|Amos T Fairchild/Creative Commons|
In New South Wales, Australia, a child was attacked by a python. What makes this case especially interesting is that the attacker was a coastal carpet python. This species is not generally regarded as a danger to humans. It is probably not large enough to successfully prey on people; though it grows to 10 feet (and in a record case, 13 feet), it is apparently not as thick and powerful as species like the boa constrictor. The constrictors commonly mentioned as dangerous, like the Burmese python and the reticulate python, are far thicker and longer. Nonetheless, the carpet python could certainly hurt or even kill a small child if motivated.
But why would it? The snake-catcher quoted in the article proposes that the python was only looking for a warm spot. This scenario is supported by the fact that the snake only began to bite after the mother discovered it and tried to remove it. But the mother says the snake was wrapped around the little girl's arm. In larger species, that would sound like predatory behavior. I'm not sure what to make of it here.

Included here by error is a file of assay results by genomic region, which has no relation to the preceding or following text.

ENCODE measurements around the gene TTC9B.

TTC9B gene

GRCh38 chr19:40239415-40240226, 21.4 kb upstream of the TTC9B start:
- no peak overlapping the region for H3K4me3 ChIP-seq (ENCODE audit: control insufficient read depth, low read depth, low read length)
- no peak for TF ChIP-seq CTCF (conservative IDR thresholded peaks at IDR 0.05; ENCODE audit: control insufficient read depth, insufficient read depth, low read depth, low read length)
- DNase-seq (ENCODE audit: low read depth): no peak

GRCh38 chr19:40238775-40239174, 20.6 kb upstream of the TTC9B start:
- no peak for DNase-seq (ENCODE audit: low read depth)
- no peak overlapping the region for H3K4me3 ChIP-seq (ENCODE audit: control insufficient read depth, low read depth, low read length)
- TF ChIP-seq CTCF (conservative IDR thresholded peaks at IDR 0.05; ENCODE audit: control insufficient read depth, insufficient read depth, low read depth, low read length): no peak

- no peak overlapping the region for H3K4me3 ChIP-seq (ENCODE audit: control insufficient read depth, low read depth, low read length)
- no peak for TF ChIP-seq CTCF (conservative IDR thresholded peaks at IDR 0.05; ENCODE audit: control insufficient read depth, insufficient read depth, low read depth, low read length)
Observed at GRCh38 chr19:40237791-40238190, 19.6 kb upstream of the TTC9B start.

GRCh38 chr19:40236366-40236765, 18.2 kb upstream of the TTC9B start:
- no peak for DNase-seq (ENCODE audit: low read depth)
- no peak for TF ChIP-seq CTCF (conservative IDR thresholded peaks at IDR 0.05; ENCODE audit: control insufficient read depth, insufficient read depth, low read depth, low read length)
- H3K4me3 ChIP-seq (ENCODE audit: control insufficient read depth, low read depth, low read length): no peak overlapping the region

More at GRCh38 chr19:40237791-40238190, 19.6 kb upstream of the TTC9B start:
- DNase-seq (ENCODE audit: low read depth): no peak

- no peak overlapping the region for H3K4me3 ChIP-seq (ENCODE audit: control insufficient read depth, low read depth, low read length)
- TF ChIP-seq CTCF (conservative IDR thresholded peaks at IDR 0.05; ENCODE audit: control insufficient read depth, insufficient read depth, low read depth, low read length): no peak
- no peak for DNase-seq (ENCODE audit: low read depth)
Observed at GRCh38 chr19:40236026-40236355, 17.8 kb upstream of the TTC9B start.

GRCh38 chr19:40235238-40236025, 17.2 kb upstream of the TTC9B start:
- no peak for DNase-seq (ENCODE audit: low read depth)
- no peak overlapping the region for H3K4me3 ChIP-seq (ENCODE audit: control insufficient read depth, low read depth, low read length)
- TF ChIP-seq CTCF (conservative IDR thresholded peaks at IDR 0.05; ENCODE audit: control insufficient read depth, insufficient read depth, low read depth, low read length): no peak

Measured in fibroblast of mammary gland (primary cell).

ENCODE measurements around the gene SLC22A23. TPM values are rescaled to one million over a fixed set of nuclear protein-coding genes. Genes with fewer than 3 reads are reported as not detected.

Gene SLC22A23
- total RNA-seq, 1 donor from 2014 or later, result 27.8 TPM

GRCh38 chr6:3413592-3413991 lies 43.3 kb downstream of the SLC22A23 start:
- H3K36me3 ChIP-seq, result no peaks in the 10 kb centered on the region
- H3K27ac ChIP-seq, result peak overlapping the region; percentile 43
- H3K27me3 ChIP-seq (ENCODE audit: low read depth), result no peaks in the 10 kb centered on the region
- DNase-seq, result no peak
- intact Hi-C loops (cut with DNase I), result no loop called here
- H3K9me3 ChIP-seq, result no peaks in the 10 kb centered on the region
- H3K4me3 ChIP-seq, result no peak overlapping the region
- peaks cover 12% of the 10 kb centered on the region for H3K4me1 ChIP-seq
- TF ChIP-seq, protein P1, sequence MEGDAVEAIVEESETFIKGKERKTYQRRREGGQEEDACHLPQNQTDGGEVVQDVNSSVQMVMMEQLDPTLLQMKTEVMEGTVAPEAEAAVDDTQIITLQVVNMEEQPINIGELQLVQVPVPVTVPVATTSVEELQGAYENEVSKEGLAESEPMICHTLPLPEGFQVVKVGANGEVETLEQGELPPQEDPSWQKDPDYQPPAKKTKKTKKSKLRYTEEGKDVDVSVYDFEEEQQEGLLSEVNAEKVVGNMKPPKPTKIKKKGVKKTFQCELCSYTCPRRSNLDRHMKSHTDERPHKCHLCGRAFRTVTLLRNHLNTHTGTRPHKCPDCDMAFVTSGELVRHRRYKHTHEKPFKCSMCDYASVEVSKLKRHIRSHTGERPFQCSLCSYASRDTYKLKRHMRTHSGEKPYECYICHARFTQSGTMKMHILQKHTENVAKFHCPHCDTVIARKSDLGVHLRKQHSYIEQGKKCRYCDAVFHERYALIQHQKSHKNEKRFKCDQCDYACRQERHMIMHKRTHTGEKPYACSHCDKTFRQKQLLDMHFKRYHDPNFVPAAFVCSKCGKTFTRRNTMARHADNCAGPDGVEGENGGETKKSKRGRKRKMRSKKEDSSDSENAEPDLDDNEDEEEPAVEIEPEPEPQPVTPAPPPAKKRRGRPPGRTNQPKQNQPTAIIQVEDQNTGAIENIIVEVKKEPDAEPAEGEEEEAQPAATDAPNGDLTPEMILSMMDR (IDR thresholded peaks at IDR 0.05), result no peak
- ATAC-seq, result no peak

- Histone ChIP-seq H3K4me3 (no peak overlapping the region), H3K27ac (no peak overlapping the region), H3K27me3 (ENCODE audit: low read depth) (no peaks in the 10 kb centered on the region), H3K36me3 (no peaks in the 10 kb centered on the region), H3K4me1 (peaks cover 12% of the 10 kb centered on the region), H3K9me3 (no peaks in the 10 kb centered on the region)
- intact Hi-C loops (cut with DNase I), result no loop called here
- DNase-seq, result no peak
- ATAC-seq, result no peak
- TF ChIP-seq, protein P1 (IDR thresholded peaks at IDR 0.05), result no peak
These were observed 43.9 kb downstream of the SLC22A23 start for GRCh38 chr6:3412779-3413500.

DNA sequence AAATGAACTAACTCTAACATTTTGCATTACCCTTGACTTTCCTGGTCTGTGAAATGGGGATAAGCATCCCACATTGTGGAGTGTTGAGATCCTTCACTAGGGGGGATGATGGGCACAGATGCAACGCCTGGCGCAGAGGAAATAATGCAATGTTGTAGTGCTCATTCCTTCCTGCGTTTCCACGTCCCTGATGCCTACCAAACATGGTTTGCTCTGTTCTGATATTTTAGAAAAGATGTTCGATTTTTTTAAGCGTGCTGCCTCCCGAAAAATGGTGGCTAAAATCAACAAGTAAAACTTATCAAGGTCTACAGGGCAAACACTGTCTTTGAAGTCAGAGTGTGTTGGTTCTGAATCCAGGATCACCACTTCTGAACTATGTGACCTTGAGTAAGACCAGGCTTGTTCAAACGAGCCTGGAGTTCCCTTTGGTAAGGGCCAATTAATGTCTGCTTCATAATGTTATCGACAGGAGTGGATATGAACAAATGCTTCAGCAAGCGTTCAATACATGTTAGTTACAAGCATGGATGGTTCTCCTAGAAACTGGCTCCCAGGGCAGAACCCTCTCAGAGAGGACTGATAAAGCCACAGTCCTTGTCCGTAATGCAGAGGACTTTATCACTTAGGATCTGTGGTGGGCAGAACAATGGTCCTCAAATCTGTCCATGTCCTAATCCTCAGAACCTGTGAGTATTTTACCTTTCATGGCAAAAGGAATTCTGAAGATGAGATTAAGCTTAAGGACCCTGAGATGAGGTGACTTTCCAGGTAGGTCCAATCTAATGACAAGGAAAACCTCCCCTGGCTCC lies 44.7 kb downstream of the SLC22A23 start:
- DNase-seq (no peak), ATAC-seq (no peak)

I'm intrigued by the role of the pet cat, too. It alerted the mother by hissing at the snake. She says it had also been behaving oddly for several days, as if it was aware of the snake's presence in the house long before the humans were.
Mother rescues baby daughter from 6ft python after waking to find the snake wrapped around the infant's arm | Mail Online:
"While Zara was being treated at the hospital for the snake bites – which weren’t venomous – snake expert Tex Tillis hunted down the python at Mrs Guthrie’s home.
He found it sleeping between the bedside table and the wall and suspects it had been in the bedroom for several days."